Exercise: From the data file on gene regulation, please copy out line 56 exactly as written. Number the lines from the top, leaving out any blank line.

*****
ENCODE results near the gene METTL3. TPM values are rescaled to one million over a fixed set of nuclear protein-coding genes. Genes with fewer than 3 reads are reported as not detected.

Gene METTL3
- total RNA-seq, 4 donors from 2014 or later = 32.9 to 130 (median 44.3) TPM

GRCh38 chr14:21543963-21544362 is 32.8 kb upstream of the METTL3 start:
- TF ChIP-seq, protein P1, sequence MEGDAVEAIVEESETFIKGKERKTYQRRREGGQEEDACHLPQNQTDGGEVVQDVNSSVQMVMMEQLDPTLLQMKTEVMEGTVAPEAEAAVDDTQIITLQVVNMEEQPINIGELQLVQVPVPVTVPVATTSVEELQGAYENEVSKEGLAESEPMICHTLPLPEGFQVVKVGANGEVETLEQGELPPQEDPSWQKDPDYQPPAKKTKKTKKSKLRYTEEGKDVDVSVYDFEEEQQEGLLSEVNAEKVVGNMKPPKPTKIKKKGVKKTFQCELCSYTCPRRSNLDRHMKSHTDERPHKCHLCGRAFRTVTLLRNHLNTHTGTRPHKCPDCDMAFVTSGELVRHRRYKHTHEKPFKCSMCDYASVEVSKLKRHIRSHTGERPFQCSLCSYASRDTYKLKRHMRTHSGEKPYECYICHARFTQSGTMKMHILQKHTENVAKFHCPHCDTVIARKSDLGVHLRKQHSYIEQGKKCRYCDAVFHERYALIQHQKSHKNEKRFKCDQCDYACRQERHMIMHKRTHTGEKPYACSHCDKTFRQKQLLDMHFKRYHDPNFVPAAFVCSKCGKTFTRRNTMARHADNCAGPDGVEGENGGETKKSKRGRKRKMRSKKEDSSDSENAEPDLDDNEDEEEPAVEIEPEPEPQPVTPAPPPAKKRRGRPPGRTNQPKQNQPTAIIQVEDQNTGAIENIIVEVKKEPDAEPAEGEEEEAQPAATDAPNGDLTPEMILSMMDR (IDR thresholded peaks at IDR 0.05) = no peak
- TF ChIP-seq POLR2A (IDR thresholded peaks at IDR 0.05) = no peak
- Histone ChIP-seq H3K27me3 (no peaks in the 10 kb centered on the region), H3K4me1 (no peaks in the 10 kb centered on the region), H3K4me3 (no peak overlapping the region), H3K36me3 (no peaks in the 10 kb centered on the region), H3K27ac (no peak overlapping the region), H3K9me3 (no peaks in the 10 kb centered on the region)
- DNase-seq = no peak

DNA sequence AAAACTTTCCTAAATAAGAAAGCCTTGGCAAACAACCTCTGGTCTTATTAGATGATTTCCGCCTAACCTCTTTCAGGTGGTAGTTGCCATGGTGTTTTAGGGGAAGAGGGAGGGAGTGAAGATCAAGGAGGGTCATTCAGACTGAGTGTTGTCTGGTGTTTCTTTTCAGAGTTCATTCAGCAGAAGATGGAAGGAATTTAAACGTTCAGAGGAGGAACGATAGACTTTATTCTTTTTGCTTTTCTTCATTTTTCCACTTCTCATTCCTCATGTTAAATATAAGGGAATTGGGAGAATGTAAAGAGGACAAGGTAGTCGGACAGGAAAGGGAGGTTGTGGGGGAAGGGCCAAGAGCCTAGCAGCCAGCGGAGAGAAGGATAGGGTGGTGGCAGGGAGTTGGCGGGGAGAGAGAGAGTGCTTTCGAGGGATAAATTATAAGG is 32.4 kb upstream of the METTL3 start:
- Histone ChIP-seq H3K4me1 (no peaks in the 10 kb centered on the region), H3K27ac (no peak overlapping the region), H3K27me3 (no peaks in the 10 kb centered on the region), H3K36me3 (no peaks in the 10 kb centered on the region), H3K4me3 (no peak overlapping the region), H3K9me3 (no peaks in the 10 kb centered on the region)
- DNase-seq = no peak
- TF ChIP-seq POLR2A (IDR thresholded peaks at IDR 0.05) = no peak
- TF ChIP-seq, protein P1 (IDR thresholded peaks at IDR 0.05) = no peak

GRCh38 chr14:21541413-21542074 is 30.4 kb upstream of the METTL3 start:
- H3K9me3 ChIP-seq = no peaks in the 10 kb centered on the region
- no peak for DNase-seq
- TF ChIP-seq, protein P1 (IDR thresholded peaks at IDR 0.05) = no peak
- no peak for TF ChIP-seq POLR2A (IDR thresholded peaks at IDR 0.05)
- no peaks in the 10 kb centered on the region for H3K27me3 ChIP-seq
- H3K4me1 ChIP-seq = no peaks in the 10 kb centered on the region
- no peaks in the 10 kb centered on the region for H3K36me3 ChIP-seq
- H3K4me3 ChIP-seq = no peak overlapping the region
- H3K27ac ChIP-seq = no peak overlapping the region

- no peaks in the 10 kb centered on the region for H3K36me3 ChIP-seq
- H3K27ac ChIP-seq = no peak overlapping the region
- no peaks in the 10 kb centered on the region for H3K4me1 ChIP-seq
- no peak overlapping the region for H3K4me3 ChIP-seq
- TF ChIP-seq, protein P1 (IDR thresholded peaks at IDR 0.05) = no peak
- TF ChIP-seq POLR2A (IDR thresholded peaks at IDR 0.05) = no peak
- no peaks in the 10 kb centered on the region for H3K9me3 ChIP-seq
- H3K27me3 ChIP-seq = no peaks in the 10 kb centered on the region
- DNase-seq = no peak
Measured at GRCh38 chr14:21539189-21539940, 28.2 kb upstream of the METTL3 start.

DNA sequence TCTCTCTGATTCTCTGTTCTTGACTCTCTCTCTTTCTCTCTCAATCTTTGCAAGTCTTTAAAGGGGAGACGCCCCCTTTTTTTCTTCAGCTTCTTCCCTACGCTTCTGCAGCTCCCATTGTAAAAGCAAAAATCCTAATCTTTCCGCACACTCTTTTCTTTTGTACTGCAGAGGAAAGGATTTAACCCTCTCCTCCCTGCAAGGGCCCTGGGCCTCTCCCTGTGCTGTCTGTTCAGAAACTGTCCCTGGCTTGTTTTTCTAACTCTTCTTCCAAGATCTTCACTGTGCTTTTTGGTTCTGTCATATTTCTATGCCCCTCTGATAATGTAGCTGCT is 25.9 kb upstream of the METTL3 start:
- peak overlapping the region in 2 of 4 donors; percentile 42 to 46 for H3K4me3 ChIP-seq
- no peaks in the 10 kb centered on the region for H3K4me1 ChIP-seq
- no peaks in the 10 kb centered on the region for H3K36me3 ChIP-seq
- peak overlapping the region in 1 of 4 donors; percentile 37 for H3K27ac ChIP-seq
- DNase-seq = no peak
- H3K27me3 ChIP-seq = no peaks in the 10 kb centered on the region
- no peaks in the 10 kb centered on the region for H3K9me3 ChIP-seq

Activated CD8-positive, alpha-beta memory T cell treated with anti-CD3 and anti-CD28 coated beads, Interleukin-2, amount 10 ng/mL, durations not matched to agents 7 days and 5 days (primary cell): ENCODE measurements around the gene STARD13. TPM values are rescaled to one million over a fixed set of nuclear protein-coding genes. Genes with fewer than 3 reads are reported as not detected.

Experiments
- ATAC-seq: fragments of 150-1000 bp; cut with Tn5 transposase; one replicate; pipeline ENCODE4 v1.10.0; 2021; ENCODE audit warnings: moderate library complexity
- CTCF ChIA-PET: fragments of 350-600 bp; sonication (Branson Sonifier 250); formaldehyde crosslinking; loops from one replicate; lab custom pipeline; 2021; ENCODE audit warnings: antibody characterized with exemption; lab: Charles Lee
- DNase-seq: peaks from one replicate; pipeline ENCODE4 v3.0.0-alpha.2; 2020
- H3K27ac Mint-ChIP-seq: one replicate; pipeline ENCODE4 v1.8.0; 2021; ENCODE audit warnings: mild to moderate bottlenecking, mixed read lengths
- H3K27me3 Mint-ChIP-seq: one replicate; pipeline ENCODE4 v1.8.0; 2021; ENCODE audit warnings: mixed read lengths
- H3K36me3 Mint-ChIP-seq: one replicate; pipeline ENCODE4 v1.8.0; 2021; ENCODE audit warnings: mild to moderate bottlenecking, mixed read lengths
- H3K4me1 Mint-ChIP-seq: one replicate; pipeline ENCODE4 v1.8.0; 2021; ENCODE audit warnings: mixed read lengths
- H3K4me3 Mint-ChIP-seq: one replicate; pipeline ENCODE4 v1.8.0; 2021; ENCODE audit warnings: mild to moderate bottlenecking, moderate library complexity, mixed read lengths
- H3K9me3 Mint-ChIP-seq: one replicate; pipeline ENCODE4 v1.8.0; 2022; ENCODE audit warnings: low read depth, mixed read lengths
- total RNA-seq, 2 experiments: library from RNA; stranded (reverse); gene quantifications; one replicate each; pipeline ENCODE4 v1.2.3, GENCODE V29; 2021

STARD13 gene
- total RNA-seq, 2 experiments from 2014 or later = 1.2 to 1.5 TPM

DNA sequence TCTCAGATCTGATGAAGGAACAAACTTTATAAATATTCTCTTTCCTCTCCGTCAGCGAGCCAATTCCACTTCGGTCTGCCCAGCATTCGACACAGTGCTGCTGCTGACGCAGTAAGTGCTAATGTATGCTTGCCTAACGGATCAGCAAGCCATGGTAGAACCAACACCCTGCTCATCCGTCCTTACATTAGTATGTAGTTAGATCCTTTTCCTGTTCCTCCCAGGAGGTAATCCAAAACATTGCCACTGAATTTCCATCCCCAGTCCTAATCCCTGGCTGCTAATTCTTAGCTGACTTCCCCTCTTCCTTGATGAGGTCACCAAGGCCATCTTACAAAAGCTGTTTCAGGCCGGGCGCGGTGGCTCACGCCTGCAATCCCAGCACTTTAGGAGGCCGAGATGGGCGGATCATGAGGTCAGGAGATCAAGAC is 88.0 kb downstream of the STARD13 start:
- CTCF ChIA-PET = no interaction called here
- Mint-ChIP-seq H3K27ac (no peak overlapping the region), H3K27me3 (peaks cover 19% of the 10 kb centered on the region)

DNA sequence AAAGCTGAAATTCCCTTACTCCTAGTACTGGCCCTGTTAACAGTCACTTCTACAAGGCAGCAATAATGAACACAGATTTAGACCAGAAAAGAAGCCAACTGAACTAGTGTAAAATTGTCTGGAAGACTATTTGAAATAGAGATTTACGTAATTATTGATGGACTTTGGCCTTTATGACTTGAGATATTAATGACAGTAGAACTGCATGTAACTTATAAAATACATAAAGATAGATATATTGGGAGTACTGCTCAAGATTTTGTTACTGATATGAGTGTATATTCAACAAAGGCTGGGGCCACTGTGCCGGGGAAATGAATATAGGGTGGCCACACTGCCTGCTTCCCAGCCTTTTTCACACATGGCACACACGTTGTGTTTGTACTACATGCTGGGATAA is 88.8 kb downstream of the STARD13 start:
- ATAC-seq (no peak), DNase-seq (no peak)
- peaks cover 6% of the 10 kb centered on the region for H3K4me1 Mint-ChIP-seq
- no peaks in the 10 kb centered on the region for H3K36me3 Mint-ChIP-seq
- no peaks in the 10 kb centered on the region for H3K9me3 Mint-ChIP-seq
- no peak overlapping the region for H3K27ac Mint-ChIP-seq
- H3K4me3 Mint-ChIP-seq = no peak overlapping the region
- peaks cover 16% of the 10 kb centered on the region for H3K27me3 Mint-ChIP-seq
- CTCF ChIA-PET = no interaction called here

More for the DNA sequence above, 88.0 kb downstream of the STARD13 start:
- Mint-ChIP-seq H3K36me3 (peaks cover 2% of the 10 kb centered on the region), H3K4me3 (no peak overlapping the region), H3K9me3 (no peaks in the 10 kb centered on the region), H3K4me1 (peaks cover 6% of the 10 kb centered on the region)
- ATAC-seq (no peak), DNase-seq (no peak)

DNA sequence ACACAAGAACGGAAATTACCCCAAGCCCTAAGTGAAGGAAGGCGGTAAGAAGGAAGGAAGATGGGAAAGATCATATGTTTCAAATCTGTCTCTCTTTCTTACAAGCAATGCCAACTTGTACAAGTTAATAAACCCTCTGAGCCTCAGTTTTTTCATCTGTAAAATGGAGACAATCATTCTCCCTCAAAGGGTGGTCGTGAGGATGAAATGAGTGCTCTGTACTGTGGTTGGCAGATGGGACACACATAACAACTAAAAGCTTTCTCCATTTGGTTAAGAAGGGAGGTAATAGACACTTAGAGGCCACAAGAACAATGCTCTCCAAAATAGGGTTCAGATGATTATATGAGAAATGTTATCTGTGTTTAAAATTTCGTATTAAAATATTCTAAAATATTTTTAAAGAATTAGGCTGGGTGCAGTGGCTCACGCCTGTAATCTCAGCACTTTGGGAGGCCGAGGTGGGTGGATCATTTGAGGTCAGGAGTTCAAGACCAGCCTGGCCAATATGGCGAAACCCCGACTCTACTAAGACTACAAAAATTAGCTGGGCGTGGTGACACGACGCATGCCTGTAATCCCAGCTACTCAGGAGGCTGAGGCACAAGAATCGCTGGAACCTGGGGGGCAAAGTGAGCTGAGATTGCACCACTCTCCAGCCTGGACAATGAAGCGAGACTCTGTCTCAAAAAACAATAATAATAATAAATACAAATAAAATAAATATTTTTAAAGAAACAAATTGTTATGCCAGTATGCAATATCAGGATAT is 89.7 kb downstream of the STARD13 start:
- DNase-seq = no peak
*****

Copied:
DNA sequence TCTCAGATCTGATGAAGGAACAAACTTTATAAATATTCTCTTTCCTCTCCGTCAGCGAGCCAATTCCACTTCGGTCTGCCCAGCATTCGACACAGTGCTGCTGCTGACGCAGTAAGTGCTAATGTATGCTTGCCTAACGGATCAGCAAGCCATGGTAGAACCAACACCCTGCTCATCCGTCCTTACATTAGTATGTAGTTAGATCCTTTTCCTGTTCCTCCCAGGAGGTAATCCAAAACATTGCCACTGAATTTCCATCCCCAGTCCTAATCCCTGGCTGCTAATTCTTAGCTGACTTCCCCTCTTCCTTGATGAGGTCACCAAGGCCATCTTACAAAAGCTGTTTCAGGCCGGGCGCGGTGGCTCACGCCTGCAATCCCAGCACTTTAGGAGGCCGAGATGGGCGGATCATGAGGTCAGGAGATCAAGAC is 88.0 kb downstream of the STARD13 start: